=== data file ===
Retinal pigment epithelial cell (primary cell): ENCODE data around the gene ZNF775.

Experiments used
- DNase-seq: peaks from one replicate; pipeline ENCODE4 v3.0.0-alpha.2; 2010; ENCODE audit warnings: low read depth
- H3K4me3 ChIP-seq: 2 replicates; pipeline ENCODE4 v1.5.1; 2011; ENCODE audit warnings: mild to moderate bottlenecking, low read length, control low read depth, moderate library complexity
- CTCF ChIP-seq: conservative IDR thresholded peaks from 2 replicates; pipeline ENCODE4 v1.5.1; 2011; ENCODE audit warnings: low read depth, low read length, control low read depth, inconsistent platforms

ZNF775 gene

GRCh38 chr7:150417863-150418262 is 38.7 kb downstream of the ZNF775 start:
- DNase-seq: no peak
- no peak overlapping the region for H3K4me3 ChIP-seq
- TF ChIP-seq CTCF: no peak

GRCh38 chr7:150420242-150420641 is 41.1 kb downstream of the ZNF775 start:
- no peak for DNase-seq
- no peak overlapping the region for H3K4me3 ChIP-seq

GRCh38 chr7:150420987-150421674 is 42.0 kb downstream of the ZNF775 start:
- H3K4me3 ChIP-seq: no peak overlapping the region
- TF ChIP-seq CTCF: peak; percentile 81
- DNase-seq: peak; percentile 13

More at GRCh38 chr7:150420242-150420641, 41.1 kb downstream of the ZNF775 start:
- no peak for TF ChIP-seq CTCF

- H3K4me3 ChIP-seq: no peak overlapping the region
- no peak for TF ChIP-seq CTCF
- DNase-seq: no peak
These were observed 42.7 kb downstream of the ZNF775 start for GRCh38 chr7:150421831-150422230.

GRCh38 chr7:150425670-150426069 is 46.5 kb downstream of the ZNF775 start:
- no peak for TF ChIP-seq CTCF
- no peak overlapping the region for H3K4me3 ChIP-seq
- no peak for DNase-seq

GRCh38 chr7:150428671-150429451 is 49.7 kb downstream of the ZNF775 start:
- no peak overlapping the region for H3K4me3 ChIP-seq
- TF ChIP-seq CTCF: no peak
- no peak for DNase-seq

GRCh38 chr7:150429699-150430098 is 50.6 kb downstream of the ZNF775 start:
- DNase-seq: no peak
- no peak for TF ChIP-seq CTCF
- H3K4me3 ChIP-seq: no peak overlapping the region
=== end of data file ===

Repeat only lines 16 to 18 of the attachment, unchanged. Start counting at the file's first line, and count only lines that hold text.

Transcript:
- TF ChIP-seq CTCF: peak; percentile 81
- DNase-seq: peak; percentile 13

More at GRCh38 chr7:150420242-150420641, 41.1 kb downstream of the ZNF775 start: